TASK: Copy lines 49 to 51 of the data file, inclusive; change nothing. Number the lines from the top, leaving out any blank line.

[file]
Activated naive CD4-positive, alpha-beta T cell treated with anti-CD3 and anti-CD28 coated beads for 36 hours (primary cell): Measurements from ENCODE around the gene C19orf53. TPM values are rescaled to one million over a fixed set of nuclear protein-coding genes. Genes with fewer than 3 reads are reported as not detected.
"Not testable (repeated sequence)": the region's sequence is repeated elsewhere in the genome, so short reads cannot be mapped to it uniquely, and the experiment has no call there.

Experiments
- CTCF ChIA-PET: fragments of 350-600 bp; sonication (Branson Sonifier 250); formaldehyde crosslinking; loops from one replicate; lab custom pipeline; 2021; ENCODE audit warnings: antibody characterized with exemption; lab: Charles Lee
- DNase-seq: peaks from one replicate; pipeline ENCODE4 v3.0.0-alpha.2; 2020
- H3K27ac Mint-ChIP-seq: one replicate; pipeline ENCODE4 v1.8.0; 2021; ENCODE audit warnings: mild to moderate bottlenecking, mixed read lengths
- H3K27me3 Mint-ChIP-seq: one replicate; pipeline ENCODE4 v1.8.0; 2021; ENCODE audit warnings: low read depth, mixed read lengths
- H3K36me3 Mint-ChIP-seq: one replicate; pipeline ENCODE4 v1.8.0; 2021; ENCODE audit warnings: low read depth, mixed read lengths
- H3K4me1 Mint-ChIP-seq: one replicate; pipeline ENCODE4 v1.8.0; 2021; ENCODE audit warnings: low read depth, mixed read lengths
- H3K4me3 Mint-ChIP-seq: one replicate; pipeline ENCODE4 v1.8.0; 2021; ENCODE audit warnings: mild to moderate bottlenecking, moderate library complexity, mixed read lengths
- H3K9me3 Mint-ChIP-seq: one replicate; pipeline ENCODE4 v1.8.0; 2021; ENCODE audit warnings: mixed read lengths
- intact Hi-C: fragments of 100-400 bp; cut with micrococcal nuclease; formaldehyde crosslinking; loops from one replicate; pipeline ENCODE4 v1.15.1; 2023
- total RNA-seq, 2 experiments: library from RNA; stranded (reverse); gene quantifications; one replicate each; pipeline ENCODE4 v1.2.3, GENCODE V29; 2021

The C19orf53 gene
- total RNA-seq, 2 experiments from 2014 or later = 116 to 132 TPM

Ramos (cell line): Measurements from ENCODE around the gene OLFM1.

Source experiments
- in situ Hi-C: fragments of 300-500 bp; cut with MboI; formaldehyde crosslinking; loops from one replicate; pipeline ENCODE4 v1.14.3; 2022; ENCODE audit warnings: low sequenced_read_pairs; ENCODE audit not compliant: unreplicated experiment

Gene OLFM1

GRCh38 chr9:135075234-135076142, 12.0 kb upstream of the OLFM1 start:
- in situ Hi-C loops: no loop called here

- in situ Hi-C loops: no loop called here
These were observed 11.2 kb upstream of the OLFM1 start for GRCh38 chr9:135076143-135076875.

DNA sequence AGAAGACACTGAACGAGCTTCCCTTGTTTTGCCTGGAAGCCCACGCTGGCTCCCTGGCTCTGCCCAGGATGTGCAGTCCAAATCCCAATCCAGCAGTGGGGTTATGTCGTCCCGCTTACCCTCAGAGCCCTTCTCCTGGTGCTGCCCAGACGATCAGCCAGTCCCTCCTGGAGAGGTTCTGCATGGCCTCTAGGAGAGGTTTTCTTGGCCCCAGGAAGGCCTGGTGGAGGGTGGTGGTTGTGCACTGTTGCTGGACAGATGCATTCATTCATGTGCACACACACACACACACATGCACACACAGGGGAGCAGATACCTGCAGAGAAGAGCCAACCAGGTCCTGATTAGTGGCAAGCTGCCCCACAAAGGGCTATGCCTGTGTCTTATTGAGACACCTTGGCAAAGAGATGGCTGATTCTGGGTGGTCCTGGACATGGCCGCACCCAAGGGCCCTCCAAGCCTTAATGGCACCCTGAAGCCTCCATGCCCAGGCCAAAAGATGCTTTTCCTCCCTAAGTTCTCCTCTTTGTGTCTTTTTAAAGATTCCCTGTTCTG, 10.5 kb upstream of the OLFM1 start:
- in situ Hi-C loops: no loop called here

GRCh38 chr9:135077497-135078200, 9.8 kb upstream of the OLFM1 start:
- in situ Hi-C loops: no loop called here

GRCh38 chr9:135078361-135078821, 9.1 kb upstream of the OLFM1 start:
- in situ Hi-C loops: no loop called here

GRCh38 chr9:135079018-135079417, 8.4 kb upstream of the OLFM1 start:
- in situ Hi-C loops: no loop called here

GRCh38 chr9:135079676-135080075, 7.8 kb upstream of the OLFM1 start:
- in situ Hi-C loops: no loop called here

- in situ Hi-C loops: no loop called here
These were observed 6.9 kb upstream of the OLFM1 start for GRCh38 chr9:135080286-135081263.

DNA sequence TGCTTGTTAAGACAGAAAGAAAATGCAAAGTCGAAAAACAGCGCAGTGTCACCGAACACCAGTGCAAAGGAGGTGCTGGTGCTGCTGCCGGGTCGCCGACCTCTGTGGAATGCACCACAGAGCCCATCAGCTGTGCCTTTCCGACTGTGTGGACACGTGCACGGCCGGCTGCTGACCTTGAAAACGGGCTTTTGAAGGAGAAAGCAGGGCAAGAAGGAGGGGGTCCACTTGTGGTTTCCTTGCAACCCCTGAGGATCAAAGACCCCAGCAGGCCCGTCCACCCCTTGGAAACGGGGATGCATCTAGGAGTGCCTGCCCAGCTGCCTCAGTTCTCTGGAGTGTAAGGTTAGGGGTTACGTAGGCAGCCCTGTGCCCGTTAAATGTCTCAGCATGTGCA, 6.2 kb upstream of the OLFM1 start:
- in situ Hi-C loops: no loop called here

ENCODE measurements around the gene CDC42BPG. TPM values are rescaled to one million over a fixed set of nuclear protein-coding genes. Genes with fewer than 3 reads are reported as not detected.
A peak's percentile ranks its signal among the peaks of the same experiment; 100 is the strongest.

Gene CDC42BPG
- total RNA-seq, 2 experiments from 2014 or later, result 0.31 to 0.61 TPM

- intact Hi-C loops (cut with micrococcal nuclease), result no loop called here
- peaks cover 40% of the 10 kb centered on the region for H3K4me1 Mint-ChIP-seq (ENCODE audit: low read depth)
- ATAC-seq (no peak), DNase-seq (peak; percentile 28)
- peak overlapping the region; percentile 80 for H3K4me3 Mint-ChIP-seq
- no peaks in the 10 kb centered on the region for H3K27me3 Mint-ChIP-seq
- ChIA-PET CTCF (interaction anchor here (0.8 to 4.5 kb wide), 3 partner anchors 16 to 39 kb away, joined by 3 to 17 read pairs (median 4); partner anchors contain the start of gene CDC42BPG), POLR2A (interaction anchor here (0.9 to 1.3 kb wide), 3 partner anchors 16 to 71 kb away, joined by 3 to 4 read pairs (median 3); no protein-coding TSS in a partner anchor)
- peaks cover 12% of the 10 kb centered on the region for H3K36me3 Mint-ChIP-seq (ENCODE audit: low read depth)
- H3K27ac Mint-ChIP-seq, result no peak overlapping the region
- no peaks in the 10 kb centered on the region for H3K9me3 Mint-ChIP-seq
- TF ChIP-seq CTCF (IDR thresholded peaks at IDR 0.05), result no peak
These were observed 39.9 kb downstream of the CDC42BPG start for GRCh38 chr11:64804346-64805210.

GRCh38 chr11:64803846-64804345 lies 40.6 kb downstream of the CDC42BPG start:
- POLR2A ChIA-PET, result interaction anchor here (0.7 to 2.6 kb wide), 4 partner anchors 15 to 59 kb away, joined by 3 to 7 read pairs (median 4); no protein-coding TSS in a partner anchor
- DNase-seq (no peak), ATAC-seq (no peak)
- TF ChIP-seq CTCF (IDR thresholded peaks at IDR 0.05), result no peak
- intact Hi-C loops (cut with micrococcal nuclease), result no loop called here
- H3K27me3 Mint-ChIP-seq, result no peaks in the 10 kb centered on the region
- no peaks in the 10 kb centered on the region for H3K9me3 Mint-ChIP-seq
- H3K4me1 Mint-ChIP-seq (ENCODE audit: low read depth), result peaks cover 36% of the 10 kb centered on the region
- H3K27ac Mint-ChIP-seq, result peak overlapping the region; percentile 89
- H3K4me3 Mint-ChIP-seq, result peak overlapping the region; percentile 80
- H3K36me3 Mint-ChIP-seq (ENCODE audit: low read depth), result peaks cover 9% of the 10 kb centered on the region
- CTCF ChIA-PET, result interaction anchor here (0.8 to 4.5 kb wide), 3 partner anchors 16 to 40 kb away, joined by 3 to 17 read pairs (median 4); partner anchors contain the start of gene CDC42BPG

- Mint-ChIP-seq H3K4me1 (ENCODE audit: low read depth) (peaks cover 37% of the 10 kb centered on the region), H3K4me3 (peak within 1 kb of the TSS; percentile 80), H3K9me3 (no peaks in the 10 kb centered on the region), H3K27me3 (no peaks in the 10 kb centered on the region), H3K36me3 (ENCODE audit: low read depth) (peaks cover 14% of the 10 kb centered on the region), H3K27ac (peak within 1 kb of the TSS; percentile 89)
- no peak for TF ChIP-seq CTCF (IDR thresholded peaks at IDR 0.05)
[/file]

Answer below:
- H3K27ac Mint-ChIP-seq, result no peak overlapping the region
- no peaks in the 10 kb centered on the region for H3K9me3 Mint-ChIP-seq
- TF ChIP-seq CTCF (IDR thresholded peaks at IDR 0.05), result no peak